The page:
To put it bluntly, the next president will be elected by them: the outcome of Tuesday’s primary will depend on whether they go for Hillary or Obama, and the outcome of the general election will depend on whether enough of them vote for McCain. A lot of them will: white men cannot be relied on, as all of us know who have spent a lifetime dating them. And McCain is a compelling candidate, particularly because of the Torture Thing. As for the Democratic hope that McCain’s temper will be a problem, don’t bet on it. A lot of white men have terrible tempers, and what’s more, they think it’s normal.

Aside from brazenly showcasing her hatred, Ms. Ephron is falling into the trap set for the weak-minded. Women and blacks can vote against a white guy without hating him, but white guys can’t vote against women and blacks without hating them. Odd, because I can tell you right now if someone demands I come up with a specimen of raw seething hatred I’ve encountered in the last two hours or two weeks or two months…I’m going to make a bee-line straight for Ms. Ephron’s essay on the evils and vices of white men.

Cassy did a great job of pointing this out, I thought.

And I hate to break it to you, but white men are not the only ones with awful tempers. In fact, I’d argue that women are worse than men are in the temper department. They may not be able to hit as hard or yell as loud, but women are malicious. They’re vindictive. They don’t forget anything. The quote “Hell hath no fury like a woman scorned” is in existence for a reason. Piss off a woman, and she will want to make your life a living hell. Settling the dispute won’t be good enough, oh no. This is because most women are, quite frankly, vindictive bitches — ask any twelve-year-old girl which sex is more cruel. I dare you. And that’s probably because most women are more emotional than men are. Men can be more logical; when they’re in an argument, most of them are able to keep their emotions out of it. A lot of women can’t.

But, we don’t need to wade deeply into the anecdotal evidence do we. We have Nora Ephron. Almost as mean and catty of a wrinkled up old bitch as Leslie Bennetts.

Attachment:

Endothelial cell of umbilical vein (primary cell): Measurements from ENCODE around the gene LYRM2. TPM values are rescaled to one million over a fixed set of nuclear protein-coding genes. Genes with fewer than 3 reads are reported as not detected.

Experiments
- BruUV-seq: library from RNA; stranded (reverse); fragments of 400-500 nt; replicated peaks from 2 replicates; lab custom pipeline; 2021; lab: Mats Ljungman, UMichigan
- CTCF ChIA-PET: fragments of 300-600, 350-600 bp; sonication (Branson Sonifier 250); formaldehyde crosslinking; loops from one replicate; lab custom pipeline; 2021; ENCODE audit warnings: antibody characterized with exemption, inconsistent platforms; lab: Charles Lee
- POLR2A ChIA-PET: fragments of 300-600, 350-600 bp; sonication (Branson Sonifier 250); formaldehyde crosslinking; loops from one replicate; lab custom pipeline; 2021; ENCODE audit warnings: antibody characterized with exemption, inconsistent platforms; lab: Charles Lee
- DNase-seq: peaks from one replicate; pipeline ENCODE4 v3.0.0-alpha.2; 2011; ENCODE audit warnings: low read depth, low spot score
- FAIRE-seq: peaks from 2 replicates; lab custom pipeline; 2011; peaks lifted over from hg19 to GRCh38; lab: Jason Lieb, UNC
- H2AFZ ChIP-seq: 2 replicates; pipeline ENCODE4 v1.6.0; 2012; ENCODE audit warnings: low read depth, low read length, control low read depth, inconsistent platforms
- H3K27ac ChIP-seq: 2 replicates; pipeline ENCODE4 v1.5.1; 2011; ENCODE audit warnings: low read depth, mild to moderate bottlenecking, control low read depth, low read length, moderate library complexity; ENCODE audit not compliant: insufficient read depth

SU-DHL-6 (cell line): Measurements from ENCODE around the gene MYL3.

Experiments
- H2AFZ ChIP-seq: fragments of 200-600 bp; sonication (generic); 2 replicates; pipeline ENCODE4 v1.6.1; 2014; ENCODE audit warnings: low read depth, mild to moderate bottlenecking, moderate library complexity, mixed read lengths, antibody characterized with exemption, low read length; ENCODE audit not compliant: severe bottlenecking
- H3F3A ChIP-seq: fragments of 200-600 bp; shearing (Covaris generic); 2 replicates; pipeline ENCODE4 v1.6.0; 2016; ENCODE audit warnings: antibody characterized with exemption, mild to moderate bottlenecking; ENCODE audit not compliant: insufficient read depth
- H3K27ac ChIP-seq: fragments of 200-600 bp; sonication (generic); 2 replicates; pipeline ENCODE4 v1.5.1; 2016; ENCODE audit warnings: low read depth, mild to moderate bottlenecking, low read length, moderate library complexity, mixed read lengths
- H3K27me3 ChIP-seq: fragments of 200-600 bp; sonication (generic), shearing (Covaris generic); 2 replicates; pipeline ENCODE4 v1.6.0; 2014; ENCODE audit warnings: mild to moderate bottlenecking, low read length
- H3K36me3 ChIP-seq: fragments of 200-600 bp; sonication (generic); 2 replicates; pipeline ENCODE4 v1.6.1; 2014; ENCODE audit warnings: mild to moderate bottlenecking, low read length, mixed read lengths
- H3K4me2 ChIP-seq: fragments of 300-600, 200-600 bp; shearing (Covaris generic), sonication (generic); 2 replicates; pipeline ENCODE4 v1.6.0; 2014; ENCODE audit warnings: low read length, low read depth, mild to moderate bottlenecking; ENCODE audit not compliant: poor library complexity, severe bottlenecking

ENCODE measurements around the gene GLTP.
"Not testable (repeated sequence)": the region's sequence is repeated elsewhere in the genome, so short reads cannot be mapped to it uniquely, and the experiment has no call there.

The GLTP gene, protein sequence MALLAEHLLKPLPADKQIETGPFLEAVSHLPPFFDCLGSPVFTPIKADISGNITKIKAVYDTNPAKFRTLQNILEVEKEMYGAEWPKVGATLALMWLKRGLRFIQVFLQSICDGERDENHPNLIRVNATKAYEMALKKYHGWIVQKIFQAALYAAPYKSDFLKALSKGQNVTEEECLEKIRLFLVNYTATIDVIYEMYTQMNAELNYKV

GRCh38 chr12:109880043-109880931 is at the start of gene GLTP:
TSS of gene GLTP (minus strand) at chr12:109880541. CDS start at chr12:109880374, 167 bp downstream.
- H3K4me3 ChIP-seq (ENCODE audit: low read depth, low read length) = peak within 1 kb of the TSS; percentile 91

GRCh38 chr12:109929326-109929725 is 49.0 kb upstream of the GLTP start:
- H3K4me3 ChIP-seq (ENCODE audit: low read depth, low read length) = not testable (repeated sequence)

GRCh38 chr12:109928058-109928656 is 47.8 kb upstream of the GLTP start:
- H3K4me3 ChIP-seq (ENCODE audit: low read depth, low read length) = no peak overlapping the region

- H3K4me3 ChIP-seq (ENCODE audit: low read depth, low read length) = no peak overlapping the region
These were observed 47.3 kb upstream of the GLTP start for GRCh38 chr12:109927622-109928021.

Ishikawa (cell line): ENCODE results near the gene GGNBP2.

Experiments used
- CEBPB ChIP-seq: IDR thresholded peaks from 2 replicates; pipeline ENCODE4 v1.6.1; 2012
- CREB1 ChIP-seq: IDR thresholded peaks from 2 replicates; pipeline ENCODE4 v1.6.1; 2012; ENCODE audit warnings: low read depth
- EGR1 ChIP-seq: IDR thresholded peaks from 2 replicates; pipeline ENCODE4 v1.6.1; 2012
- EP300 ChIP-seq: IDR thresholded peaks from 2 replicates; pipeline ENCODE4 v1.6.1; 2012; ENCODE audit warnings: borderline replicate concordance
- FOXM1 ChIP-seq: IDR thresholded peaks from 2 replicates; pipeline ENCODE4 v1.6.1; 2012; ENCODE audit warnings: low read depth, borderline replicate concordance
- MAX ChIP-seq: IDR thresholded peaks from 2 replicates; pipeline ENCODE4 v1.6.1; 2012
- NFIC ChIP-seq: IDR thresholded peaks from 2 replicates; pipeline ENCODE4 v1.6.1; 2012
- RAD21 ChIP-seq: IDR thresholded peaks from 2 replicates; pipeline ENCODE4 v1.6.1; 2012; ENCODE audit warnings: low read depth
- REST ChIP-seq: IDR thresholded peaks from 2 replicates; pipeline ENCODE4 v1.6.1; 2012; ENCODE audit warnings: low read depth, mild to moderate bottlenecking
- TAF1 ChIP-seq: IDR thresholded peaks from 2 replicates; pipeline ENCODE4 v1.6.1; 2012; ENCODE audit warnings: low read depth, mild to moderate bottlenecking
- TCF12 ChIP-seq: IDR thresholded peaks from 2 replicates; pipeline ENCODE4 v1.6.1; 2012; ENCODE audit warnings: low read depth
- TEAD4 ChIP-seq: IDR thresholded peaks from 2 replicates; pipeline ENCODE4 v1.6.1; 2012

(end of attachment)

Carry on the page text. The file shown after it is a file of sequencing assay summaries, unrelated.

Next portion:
I’d sure like to know what the hell is going on in New York City. Ms. Bennetts and Ms. Ephron are both making names for themselves, writing articles that, frankly, it seems the world wouldn’t miss too much if they were gone. They’re both over fifty, they’re both female, they both have regular columns in the Huffington Post…which, in turn, are supposed to be all about making nice-nice, but in reality, are just nozzled outlets for regularly spewed bile.

One made her name by convincing Carl Bernstein to pretend to want to put up with her — the other one has a hubby who seems to put up with her. Although if he’s got a brain in his head, that’ll get re-thought toot-sweet once he sees how he’s been slandered on HuffPo.

How would you explain this to an ancient mummy re-animated in our current times, or a space alien who just landed here? Because it seems to a foreign or otherworldly consciousness, sufficiently intelligent to understand our customs but alienated from the recent history behind them, the conclusion would have to be inescapable: Men simply haven’t been doing enough complaining. They’ve settled for too little, and our women have turned into nasty, backbiting termagants. So many, among the “ladies” who are supposed to be sharing their lives with men, or at least aspiring to do that…measure their success by how much misery they bring.

We need to turn this oxcart around, pronto. We’re teetering on the brink of lunacy in which asking your wife or girlfriend to get you a beer and a sammich, is about to be declared a human rights violation. Even if you say please. Don’t say I didn’t warn you.

Guns and God? Hell, Yes

Tuesday, April 22nd, 2008


The Pornography of Barbarism

Monday, April 21st, 2008

Rick brings to our attention a lamentation from The Doctor, which seems to conclude that we have either lost our way or we are perilously close to doing so.

There was, at the first, the video: a teenage girl, lured into a trap, then brutally beaten by six other girls her age for thirty minutes continually, carefully recorded on video for upload to YouTube.

Then came the Yale “artist” who repeatedly impregnated herself by artificial insemination, then aborted the fetus with drugs, carefully saving the results for display wrapped in plastic and Vaseline for her senior art exhibit.

Then this morning, in the local paper: a man — a school bus driver — convicted for sexually assaulting a 4-year-old girl left alone on his bus.

One could multiply such incidents, ad nauseum, on almost any given day, in any part of the world — beheadings and genocide, ghoulish scenes of body parts and bloodied walls from yet another heroic martyr seeking virgins through hyperviolence. Yet these events, small on such a savage scale, in some way troubled me more than most.